Summer Review Medley: The Color Kittens, Blue Moo & The Velveteen Rabbit

School’s out and we’d rather be outside. While that doesn’t mean we’ve stopped reading, it does mean I don’t want to spend a lot of time reviewing. Naturally, I feel guilty about that, so I’m going to experiment with giving you three quick hits on books (and music) that we’ve enjoyed over the years, rather than one long review.

The Color Kittens
By Margaret Wise Brown
Illustrated by Alice & Martin Provensen
Golden Books, 1949 (reissued 2003)

We first read this book when The Five-Year-Old was just a Two-Year-Old, but our love for it remains strong. Back then I used it as a way to introduce the idea that mixing two colors makes another color. That made this book a fabulous introduction for a fun (and appropriately messy) toddler art project. Now that The Five-Year-Old is beginning to read on her own, this book is enjoying a surge of popularity thanks to its prominent place in the roster of The Five-Year-Old’s Favorite Books to Read to Mommyo.

Blue Moo
By Sandra Boynton & Michael Ford
Workman Publishing Company, 2007

Really a CD packaged inside a book of sheet music, Blue Moo is a medley of silly songs written and sung by well-respected artists like B.B. King, Neil Sedaka, and the Beach Boys’ Brian Wilson. Although the humor in the songs appealed immediately, I’m not a fan of 1950’s style music, so I had to listen to the CD once or twice before I liked it. Now I’m addicted to it, which is convenient, since it’s just about the only thing my daughter wants to listen to right now. Other than Elvis.

The Velveteen Rabbit
By Margery Williams
Illustrated by William Nicholson
First publication: George H. Doran Company, 1922 (We read the Doubleday edition)

The Velveteen Rabbit tells the story of a stuffed rabbit who becomes real through the love of a little boy. As such, it’s the perfect tale for The Five-Year-Old, who has a rather impressive collection of stuffed animals and enough love and determination to make them all real. Be warned that while it’s possible to read the entire thing out loud to your child in one sitting, it will be a 20-minute commitment on your part. The first time we read the book, we picked it as a pre-bedtime story, so had to stop in the middle and continue the story the next day. Since then, I’ve been using this book as an excuse to take a break in the afternoon. Thankfully, it stands up to repeated readings.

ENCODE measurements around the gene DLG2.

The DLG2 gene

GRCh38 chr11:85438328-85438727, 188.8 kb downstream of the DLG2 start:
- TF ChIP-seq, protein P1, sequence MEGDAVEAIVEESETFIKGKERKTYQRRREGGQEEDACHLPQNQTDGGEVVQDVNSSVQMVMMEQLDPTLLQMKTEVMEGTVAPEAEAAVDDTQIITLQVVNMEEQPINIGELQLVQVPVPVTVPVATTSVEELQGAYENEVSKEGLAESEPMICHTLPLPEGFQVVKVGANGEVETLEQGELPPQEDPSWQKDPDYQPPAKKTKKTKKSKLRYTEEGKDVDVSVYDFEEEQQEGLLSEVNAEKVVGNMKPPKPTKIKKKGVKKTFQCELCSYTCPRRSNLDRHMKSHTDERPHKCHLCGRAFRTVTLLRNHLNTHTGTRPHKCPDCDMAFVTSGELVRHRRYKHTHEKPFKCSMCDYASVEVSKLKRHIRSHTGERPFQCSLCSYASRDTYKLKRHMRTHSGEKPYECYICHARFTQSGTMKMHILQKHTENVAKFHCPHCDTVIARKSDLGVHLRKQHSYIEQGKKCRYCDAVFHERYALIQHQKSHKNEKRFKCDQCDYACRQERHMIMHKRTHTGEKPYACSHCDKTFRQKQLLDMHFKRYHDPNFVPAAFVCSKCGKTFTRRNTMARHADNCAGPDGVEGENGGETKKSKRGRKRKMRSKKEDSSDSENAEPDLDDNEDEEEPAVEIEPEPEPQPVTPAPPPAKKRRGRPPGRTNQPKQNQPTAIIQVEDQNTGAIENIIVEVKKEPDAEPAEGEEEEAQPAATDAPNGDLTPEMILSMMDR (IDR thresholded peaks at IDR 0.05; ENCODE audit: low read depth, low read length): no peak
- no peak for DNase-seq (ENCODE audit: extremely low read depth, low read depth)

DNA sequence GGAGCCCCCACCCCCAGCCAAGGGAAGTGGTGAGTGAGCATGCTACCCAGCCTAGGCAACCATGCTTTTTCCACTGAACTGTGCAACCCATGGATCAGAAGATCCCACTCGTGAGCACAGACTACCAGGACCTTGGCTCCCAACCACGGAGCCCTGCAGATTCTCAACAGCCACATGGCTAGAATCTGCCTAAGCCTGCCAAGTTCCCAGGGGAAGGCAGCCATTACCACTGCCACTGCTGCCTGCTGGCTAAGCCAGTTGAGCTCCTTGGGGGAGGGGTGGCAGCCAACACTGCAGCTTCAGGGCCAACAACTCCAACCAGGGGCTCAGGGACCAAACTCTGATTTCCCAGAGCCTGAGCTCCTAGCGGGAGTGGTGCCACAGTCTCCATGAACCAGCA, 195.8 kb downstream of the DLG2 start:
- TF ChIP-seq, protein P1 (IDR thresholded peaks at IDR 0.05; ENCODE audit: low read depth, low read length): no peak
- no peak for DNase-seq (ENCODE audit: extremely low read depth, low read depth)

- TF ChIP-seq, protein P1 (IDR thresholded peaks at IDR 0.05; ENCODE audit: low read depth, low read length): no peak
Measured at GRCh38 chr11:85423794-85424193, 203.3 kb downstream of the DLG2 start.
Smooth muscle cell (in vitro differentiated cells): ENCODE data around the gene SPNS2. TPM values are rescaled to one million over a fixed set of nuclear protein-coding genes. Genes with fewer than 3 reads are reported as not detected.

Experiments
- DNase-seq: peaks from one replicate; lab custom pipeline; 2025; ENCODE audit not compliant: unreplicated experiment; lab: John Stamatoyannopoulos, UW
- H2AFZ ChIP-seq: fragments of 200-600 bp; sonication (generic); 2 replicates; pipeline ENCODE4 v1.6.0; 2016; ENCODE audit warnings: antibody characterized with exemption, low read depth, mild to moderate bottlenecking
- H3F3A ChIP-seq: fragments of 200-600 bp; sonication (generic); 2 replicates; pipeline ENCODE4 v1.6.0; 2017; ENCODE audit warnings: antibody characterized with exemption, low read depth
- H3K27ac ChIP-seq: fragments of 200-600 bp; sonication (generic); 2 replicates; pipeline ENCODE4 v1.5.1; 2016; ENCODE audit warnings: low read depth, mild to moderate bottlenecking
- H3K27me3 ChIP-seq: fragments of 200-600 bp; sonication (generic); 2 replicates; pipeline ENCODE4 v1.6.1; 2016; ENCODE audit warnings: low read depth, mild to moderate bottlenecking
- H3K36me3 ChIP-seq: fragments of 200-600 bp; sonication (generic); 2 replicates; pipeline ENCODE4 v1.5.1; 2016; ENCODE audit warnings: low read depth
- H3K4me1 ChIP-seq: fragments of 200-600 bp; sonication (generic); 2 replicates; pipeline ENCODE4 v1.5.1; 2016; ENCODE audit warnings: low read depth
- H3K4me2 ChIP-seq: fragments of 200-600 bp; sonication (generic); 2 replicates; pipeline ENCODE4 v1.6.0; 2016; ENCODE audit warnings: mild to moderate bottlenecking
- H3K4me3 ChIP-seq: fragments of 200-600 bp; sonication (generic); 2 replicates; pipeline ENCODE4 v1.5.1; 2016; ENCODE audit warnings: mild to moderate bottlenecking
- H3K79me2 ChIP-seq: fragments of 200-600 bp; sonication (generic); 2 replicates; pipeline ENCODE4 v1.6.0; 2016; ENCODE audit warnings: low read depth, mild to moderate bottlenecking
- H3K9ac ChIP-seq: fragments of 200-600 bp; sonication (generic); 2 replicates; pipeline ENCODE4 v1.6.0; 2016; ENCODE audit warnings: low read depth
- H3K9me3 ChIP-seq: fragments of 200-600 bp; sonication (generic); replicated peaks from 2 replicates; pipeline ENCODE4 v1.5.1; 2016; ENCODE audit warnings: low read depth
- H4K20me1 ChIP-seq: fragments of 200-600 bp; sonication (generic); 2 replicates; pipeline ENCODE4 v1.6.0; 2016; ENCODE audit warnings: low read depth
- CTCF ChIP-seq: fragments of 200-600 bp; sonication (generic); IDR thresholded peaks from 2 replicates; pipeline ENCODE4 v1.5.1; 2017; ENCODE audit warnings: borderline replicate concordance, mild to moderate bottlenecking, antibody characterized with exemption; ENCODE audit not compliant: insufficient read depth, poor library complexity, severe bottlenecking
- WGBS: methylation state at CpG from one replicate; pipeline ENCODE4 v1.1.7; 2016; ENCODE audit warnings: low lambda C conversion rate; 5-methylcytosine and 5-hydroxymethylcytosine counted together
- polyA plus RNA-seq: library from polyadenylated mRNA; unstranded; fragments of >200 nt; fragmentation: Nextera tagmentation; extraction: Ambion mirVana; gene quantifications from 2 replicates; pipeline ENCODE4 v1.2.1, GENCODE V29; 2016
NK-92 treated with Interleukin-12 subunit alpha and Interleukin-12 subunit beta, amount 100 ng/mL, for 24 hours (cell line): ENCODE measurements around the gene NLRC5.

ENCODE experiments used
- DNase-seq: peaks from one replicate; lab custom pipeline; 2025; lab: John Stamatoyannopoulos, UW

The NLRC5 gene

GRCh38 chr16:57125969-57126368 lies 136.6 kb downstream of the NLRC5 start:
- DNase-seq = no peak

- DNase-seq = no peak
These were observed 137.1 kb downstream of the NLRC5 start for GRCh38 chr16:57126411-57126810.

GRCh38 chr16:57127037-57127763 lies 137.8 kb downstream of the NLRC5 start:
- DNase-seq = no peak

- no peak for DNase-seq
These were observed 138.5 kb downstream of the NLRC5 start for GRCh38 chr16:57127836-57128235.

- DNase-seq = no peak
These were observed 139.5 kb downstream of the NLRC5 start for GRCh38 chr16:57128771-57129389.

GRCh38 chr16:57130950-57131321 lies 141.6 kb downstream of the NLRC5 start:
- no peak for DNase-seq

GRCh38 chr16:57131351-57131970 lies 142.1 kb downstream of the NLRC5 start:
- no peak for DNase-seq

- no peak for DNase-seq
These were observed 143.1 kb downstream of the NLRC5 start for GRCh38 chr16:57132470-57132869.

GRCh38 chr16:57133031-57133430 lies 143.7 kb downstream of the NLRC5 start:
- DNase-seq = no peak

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Cross-posted on Caterpickles.

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About Shala Howell

I spent two decades helping companies like Bell Labs, Juniper Networks, and a genetic testing company that was later acquired by CVS translate some of the world’s most complicated concepts into actionable, understandable English. Now I'm working on a much harder problem -- fostering children’s curiosity and engagement in the scientific, artistic, and linguistic world that surrounds them. The first book in my Caterpickles Parenting Series, What’s That, Mom?, focuses on how to use public art to nurture children’s curiosity in the world around them. My next book, Did Dinosaurs Have Belly Buttons?, is currently planned for release in 2018. In the meantime, you can find me blogging about life with a very curious Ten-Year-Old at Caterpickles.com, chatting about books and the writing life at BostonWriters.blog, and tweeting about books, writing, science, & things that make me smile at @shalahowell.
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